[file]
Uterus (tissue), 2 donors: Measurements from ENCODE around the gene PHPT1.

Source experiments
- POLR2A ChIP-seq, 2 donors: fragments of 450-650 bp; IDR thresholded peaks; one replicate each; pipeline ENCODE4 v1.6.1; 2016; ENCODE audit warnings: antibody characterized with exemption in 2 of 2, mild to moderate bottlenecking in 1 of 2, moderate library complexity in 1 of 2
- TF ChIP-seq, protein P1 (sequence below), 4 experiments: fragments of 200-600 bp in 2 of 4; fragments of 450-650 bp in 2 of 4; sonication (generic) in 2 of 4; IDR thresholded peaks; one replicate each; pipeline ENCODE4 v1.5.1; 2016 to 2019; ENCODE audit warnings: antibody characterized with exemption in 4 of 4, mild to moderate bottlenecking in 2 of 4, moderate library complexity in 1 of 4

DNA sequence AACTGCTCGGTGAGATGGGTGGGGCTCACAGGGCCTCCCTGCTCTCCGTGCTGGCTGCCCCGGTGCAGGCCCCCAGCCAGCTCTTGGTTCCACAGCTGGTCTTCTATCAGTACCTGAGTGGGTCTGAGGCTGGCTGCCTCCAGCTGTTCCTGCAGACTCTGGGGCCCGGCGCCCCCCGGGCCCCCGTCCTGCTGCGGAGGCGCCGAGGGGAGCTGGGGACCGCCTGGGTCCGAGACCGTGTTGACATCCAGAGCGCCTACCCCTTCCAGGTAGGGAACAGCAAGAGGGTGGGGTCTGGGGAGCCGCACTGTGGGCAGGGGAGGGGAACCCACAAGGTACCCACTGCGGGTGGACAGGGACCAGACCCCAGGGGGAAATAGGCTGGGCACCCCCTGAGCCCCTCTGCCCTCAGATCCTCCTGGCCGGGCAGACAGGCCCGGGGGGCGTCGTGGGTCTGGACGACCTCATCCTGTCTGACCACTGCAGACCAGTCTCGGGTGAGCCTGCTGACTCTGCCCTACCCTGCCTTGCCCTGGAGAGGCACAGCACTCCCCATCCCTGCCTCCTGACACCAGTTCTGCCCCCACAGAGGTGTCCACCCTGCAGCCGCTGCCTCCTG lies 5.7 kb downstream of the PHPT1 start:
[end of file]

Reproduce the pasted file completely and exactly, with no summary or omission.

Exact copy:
Uterus (tissue), 2 donors: Measurements from ENCODE around the gene PHPT1.

Source experiments
- POLR2A ChIP-seq, 2 donors: fragments of 450-650 bp; IDR thresholded peaks; one replicate each; pipeline ENCODE4 v1.6.1; 2016; ENCODE audit warnings: antibody characterized with exemption in 2 of 2, mild to moderate bottlenecking in 1 of 2, moderate library complexity in 1 of 2
- TF ChIP-seq, protein P1 (sequence below), 4 experiments: fragments of 200-600 bp in 2 of 4; fragments of 450-650 bp in 2 of 4; sonication (generic) in 2 of 4; IDR thresholded peaks; one replicate each; pipeline ENCODE4 v1.5.1; 2016 to 2019; ENCODE audit warnings: antibody characterized with exemption in 4 of 4, mild to moderate bottlenecking in 2 of 4, moderate library complexity in 1 of 4

DNA sequence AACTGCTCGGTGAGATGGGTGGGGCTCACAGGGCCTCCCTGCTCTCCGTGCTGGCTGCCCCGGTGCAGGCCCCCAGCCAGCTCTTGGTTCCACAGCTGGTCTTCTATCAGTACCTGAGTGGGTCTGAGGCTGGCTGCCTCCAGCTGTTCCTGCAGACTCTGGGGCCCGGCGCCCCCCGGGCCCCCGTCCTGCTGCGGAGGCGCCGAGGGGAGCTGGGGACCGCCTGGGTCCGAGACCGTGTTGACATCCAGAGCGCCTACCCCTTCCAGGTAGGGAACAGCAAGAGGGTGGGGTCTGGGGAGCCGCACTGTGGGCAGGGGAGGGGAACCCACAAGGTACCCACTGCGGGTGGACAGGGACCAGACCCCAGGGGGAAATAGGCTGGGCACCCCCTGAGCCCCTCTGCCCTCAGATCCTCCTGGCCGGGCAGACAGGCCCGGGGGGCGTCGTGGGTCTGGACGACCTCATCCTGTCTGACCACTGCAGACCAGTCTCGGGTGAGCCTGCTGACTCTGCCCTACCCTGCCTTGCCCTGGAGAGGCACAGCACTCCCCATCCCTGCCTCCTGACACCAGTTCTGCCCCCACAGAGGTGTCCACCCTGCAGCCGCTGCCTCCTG lies 5.7 kb downstream of the PHPT1 start: